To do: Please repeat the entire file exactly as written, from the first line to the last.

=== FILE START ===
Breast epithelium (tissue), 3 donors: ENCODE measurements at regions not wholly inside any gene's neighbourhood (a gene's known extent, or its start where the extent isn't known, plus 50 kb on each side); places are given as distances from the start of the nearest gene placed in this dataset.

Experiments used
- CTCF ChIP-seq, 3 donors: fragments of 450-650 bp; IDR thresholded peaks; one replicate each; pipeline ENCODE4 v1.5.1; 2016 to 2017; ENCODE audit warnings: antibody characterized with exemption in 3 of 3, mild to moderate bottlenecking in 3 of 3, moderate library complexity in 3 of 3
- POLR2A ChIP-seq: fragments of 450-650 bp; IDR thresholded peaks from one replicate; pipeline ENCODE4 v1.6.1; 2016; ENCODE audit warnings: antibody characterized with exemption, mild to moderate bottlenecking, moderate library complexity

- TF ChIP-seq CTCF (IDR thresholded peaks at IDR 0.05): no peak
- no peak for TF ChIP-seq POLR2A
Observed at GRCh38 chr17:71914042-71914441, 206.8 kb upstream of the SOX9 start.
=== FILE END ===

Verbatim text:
Breast epithelium (tissue), 3 donors: ENCODE measurements at regions not wholly inside any gene's neighbourhood (a gene's known extent, or its start where the extent isn't known, plus 50 kb on each side); places are given as distances from the start of the nearest gene placed in this dataset.

Experiments used
- CTCF ChIP-seq, 3 donors: fragments of 450-650 bp; IDR thresholded peaks; one replicate each; pipeline ENCODE4 v1.5.1; 2016 to 2017; ENCODE audit warnings: antibody characterized with exemption in 3 of 3, mild to moderate bottlenecking in 3 of 3, moderate library complexity in 3 of 3
- POLR2A ChIP-seq: fragments of 450-650 bp; IDR thresholded peaks from one replicate; pipeline ENCODE4 v1.6.1; 2016; ENCODE audit warnings: antibody characterized with exemption, mild to moderate bottlenecking, moderate library complexity

- TF ChIP-seq CTCF (IDR thresholded peaks at IDR 0.05): no peak
- no peak for TF ChIP-seq POLR2A
Observed at GRCh38 chr17:71914042-71914441, 206.8 kb upstream of the SOX9 start.